Skirted sculpture inspires gender issue discussion

Courtney Lewis

The copper mesh skirt wrapped around the tin man statue by the Electrical Engineering and Computer Science Building is more than decorative.

It is part of a temporary project to increase discussion about gender issues and public art.

Kristine Miller, an assistant professor in the department of landscape architecture, organized the project. She received permission from Andrew Leicester, the statue’s artist and a University alumnus, to dress the statue for her survey video project. Once the skirt is removed, Miller will post reactions online through the department’s Web site.

Beth Newmaster, a freshman Institute of Technology student who walks by the statue everyday, said she typically noticed the statue even before it wore the skirt.

But the skirt piqued her attention and made her think about its significance, she said.

“I remember thinking it was funny at first,” Newmaster said.

Newmaster said she never thought the statue had a gender until she saw the skirt. But in her mostly male information technology classes, she said the gender issues it raises draw attention to the lack of women in the information tecnology field.

“It’s almost a message out there that there are women in this field too,” Newmaster said. “They are being represented by this.”

Shelly Willis, an art administrator at Weisman Art Museum, worked with Leicester for two years to put up the statue.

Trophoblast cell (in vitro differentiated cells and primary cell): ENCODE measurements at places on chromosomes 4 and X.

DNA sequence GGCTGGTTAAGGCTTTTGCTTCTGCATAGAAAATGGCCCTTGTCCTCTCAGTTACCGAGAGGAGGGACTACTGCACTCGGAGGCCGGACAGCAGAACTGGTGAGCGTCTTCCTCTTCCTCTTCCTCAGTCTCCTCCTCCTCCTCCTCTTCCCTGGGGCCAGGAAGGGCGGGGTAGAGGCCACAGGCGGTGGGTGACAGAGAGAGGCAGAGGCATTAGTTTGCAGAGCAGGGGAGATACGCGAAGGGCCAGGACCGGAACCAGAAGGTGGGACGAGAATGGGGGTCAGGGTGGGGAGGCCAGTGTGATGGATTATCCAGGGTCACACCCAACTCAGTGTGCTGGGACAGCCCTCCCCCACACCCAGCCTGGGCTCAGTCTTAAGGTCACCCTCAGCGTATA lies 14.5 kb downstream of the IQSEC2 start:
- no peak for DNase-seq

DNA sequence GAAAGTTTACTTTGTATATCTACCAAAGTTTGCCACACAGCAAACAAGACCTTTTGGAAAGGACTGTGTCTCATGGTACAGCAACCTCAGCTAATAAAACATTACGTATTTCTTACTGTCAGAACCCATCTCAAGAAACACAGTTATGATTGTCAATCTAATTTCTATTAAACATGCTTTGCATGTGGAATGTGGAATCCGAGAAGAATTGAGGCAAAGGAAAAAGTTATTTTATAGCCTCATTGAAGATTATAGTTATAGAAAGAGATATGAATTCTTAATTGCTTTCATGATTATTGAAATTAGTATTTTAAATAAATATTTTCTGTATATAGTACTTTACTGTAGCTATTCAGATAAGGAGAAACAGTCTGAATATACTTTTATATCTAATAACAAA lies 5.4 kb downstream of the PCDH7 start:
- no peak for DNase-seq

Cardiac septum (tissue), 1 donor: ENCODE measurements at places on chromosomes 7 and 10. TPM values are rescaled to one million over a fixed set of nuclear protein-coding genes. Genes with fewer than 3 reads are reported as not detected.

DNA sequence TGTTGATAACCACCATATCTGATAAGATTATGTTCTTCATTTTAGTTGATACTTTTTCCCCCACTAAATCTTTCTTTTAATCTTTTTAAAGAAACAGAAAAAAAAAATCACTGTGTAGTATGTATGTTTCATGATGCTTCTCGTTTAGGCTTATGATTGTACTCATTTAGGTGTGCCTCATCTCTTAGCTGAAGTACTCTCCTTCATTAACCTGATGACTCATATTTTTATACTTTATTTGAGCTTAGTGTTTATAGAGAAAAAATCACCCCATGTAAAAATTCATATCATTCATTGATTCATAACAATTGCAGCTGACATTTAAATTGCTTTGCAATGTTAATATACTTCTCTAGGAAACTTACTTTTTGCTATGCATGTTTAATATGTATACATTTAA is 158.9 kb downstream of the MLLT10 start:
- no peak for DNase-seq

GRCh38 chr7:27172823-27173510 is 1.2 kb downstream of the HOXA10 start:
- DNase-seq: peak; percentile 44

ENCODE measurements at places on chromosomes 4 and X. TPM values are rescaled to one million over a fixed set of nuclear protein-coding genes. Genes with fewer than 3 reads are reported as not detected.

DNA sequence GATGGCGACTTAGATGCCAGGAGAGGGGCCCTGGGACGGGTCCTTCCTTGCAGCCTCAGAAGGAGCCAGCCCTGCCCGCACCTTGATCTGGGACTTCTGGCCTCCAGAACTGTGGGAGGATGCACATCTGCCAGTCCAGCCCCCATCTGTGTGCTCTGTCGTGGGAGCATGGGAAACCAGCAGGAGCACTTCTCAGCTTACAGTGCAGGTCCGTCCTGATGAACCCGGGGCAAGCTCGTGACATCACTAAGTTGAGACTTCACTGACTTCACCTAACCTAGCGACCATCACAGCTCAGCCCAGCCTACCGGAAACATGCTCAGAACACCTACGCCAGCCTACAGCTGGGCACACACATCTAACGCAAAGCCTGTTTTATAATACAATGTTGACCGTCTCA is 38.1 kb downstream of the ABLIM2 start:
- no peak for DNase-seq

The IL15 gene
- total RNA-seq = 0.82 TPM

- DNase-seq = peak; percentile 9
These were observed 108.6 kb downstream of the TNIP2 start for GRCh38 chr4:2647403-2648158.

Willis received a call from Miller in early September requesting permission to dress the statue in a skirt. She said Miller’s interest in seeing the dynamics of art in a public space prompted the project.

Willis said it is rare for an artist to allow someone to alter their piece, and Leicester’s permission for the project is “precedent-setting.”

Miller said in a written statement she is not promoting any viewpoints, but anticipates discussion from others.

Inspired by Leonardo da Vinci’s “Vitruvian Man,” Leicester said his original intent for the figure was not specifically gendered. He said he can see how the robust robotic form, symbolizing engineering, might give a masculine impression.

Last February, Leicester added a large heart to the statue for Valentine’s Day. He said the tin man from “The Wizard of Oz” inspired the addition and made it more masculine for him.

Miller’s skirt project will prove successful to Leicester by creating dialogue about the piece, he said.

“By interacting with the work in its guises, people are able to remember it,” Leicester said. “Then it exceeds its functioning as just a landmark.”

If people come to him in the future asking to dress the stature, Leicester said it would be fine with him – as long as it doesn’t damage the stainless steel.

“I thought (the skirt) made the legs look very sexy,” he said.


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